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#19 Fred Salaff

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Posted 08 May 2009 - 10:57 AM

After reading the official statement, I'll have to say that I'm a little bit less enthusiastic now.
I know the ZF-lenses and they're really good performers (especially newer designs like the 2/28) but they don't represent state-of-the-art technology Carl Zeiss is known for. Their designs are limited to lower costs and to allow production by Cosina (- no complex aspherical designs... but the compact primes are made in Oberkochen) and in critical situations they are visibly below new Leica Asph/Apo-designs and propably their own cine-lenses (Ultra/Master primes). It would be interesting to see the differences in performance caused by tighter tolerances in comparison to the cosina-made lenses but I don't think that their performance is as unreachable to others as the Master Primes.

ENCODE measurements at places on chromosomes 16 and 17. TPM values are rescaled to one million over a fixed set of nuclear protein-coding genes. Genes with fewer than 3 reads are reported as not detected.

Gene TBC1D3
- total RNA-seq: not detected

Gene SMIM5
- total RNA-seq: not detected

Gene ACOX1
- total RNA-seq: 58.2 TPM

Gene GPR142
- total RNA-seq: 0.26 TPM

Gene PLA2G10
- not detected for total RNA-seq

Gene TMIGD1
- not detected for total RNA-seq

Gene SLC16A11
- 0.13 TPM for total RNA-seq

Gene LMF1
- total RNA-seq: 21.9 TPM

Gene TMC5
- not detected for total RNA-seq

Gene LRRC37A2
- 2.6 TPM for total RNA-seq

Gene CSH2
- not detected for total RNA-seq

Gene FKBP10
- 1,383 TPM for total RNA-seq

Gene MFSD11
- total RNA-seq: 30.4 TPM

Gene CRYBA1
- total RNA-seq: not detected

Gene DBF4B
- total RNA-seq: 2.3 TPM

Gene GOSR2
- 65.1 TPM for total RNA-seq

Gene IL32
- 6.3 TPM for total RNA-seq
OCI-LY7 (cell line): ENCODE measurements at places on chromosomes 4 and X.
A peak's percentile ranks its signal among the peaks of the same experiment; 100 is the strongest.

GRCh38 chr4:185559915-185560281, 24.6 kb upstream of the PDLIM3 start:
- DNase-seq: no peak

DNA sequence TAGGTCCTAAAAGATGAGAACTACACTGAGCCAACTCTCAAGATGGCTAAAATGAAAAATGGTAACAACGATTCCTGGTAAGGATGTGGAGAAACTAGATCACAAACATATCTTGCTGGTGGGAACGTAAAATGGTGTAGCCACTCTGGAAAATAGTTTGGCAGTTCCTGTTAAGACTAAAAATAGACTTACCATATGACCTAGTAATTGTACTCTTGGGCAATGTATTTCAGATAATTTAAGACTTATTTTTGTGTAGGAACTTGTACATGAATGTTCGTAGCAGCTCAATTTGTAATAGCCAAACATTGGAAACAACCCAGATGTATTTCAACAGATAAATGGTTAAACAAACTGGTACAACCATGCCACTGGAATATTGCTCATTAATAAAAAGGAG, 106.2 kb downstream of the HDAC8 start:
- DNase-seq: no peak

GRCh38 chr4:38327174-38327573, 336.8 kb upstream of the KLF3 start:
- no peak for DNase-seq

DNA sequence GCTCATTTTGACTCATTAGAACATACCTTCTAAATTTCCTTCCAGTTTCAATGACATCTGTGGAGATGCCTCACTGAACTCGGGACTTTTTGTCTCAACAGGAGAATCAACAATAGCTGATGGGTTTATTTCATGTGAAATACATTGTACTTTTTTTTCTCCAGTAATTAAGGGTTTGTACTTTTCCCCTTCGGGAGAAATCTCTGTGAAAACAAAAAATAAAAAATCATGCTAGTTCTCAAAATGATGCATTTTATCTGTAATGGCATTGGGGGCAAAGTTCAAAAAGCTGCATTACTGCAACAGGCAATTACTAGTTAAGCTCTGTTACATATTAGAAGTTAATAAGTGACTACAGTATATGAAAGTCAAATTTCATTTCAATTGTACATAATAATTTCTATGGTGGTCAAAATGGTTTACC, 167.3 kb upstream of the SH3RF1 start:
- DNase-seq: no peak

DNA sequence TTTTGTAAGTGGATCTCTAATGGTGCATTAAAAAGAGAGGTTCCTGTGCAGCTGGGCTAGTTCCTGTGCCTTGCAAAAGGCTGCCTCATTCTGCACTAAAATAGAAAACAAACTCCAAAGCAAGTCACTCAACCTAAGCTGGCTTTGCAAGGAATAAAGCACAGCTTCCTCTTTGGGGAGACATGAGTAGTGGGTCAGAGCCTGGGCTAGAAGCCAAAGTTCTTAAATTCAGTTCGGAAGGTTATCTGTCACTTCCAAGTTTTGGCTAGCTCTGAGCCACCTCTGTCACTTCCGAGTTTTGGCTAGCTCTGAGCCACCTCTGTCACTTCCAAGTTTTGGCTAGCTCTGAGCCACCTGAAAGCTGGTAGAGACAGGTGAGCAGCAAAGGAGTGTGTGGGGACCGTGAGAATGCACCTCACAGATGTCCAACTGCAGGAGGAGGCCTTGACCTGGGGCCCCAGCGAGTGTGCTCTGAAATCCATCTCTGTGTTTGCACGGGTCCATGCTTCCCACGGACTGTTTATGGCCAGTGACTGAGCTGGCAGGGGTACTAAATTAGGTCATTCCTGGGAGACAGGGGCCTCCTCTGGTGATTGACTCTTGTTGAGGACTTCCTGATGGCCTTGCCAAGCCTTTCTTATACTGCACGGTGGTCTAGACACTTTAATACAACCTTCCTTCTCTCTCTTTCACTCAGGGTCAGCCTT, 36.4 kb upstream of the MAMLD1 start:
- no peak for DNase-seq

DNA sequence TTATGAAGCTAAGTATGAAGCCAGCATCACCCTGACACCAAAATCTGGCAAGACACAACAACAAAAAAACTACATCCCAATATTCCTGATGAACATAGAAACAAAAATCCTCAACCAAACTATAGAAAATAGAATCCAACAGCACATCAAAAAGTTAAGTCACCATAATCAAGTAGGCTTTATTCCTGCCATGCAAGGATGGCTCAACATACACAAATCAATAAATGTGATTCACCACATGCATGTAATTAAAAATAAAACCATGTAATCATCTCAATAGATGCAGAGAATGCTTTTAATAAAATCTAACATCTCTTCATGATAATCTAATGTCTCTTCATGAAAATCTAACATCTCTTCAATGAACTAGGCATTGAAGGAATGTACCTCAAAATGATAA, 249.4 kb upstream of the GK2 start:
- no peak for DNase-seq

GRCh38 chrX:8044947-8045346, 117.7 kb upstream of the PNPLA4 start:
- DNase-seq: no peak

The "Lomo" lenses which are called Super 35 Illuminas...from Luma Tech of Florida are going to keep their prices below $30K for a full set of 5 lenses: 18mm - 85mm...all T1.3. The protptypes shown at NAB are very promising and full production sets are dues in Sept-Oct.